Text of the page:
What is

Bone Grafting?

Bone grafting techniques involve replacing bone in the jaw that has deteriorated, receded or been reabsorbed to restore its structure. It can help reverse damage and prevent future bone loss. Inadequate bone conditions can be due to tooth extractions, gum disease or other facial traumas and can cause a host of problems including facial deformities, difficulty speaking and chewing and pain while also preventing the likelihood of a successful restorative treatment like dental implants. By applying, or grafting, a supplemental material or donor tissue to a damaged section of bone, the cells begin a repairing process to strengthen deficient tissue or maintain existing structures.

Depending on the severity of the tissue damage and the patient’s condition, there are a few options when it comes to graft types:

  • Autogenous Bone Grafts: Also known as autografts, these grafts use the patient’s own bone that has been harvested from another section of their body.
  • Allogenic Bone Grafts: Allogenic bone grafts, or allografts, use synthetic bone material or human donor bone from a source such as a tissue bank.
  • Xenogenic Bone Grafts: Xenogenic bone grafts, or xenografts, use bone harvested from another species like a cow.

Dr. Jung will go over your options and discuss the pros and cons of each type in order to help you make the best decision for your individual case.

Benefits

of Bone Grafting

Restores strength and stability to the jaw allowing for successful restorative treatments

Improves your facial appearance

Allows you to maintain oral health and prevents additional bone loss

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Treatment

Considerations

The complexity of the treatment, recovery time and other considerations depend on the type of bone augmenting procedure a patient undergoes.

The common procedures include:

Major Bone Augmentation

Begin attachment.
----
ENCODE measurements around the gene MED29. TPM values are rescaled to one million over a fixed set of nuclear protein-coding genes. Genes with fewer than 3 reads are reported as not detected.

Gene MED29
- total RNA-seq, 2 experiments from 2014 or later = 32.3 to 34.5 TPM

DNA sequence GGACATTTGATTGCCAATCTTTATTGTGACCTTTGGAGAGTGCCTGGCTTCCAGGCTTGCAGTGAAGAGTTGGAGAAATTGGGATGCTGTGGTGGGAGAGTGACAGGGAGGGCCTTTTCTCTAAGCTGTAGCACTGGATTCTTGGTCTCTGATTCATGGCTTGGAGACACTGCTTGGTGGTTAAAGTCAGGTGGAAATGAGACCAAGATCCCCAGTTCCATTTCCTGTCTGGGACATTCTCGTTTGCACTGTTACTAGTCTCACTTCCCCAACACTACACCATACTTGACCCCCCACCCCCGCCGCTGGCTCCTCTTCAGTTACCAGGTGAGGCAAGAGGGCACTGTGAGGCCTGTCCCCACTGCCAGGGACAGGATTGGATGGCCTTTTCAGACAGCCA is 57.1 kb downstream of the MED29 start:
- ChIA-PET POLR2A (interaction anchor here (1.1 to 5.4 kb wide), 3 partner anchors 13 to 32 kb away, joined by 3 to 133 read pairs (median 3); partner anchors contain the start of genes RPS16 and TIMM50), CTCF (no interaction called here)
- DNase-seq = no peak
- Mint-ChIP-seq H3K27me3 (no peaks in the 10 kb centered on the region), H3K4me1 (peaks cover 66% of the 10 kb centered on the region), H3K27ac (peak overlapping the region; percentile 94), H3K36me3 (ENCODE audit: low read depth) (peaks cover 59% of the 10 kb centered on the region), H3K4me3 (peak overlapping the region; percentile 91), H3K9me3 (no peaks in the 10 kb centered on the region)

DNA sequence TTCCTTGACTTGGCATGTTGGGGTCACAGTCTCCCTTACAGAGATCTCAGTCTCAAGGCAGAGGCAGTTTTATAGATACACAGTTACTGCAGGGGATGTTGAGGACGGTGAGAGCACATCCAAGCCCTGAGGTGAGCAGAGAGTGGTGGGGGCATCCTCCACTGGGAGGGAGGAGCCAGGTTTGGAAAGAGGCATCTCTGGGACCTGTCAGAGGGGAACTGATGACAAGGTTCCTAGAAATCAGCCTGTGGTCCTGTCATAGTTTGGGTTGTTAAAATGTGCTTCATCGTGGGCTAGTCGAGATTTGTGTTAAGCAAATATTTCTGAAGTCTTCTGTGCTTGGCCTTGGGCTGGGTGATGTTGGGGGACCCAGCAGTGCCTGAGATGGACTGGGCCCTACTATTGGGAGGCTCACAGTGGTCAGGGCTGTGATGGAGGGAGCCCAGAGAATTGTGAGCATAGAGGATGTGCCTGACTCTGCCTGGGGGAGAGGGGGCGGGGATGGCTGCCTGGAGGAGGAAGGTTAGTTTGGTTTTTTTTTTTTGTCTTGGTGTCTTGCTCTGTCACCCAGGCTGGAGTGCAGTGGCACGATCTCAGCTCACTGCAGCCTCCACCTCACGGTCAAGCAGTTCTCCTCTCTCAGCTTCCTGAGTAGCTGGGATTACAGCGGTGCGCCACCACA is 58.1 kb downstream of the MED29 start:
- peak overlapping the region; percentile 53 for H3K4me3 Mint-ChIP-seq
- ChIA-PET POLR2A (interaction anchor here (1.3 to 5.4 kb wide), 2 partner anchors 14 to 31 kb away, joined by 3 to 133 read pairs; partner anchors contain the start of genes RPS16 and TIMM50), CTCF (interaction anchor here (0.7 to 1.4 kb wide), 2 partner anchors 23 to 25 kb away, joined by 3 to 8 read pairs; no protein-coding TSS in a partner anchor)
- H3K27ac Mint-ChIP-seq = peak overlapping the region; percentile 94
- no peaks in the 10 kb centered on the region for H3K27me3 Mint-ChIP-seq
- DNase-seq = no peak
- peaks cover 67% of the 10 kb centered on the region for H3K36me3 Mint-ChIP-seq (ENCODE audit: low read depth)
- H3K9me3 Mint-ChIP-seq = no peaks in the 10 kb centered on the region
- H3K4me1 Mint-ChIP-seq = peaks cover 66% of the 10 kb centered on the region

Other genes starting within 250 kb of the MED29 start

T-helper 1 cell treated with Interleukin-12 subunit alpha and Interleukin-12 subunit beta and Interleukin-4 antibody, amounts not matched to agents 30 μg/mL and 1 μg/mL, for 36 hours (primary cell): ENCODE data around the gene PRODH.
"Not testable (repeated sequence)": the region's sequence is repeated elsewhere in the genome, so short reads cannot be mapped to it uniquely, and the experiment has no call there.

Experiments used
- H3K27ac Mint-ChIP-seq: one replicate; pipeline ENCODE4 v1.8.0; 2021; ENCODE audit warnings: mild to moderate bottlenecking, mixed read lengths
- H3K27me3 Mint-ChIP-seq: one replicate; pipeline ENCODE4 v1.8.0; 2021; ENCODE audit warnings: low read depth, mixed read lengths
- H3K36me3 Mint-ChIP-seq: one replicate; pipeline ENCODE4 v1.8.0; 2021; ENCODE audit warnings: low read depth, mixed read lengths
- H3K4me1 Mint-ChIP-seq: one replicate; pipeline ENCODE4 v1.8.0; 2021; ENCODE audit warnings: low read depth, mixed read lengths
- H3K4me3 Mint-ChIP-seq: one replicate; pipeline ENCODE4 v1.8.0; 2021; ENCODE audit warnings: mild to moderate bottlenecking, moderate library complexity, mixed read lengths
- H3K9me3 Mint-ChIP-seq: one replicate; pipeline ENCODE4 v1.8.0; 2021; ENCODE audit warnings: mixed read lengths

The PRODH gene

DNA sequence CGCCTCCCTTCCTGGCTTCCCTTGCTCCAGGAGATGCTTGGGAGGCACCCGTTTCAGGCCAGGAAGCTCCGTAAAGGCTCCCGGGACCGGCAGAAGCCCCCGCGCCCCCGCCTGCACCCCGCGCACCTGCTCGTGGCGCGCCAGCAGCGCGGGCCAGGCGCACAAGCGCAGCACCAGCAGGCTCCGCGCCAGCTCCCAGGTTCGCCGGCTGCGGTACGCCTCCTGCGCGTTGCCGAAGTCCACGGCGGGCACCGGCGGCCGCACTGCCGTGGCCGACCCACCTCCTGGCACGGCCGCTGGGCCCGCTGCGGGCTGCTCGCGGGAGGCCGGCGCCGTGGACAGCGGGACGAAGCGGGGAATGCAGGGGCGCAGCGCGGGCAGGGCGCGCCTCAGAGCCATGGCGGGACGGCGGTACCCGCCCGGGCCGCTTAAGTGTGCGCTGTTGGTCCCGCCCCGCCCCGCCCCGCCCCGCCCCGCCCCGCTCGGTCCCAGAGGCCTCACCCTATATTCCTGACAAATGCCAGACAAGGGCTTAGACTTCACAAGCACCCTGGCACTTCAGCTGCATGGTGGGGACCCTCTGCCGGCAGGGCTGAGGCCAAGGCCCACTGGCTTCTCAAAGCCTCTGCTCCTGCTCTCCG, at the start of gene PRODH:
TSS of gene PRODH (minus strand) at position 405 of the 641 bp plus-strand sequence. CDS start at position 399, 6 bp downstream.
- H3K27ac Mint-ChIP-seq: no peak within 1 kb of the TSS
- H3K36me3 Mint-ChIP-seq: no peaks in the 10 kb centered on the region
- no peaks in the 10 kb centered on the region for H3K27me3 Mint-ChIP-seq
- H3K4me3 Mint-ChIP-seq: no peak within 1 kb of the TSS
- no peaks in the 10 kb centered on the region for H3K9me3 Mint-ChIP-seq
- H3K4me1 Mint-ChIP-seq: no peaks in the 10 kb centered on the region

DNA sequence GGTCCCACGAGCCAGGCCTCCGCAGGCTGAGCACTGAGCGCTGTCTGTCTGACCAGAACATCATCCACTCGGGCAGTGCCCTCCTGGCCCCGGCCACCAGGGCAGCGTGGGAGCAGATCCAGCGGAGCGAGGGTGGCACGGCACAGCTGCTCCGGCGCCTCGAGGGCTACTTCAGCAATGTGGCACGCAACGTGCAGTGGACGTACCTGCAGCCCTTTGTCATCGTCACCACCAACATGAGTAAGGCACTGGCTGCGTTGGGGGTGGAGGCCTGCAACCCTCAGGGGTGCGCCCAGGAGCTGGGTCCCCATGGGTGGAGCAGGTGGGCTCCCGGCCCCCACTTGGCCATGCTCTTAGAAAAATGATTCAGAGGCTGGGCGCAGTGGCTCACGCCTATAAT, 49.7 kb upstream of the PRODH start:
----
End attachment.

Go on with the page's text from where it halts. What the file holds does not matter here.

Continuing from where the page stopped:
Serious deterioration of the jawbone resulting from congenital defects, tumor surgery or traumatic injuries, is usually repaired using the patient’s own bone. The most common donor sites for tissue collection are the skull, hip and lateral knee. Dr. Jung performs the procedures to collect and place the replacement bone in an operating room under general anesthesia. Major bone augmentation requires a hospital stay.

Simple Bone Augmentation

When bone deterioration happens over time from tooth extractions or temporary tooth replacement treatments, it’s the result of the body’s natural process to remove unused bone tissue. These damages can typically be repaired using a more simple outpatient procedure such as:

  • Socket Graft: Sometimes a tooth extraction is a necessary treatment for a deteriorating tissue site and it leaves behind an empty socket in need of repair prior placing an implant. To prevent further bone decay after the tooth has been extracted, Dr. Jung can place a ridge preservation, or socket graft, to fill the void. The socket graft preserves the structure of the jawbone and helps the existing tissue regenerate and naturally repair itself. The healing time for a socket graft depends on the size of the tooth extracted but typically takes between three and six months.
  • Sinus Lift: The maxillary sinuses are located above the maxillary molars, the teeth found in the back of the upper jaw, and are separated from the oral cavity by a thin layer of bone. When these upper teeth are removed or lost, it requires more substantial bone mass to safely anchor implants. To supplement the bone tissue of the sinus wall, Dr. Jung enters the sinus where the upper teeth used to be and makes a small opening in the sinus above the future implant site on the jawbone. He then lifts the membrane lining of the sinus upward to form a small pocket that can be filled with bone grafting material. The healing period ranges on average from six to nine months.
  • Ridge Augmentation: When the bone surrounding a missing tooth breaks down and can’t naturally repair itself, a ridge augmentation can be performed to restore the shape of the gums and jawbone. Dr. Jung will place bone-grafting material into the deteriorated section of the ridge to recreate the natural socket structure and a smooth gum line that will functionally and aesthetically work with your restoration or dental implant. Healing time will depend on the extent of the graft and the materials used.
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Pre + Post

Op Care

Dr. Jung will give you specific instructions for before and after surgery, however, they will vary depending on the type of bone augmenting procedure you undergo and the bone graft material that’s used. The full healing time ranges from three months to a year, though most people return to their normal activities within a few days. Some patients will experience swelling and aching after surgery and may have to stick to soft foods until the discomfort subsides.

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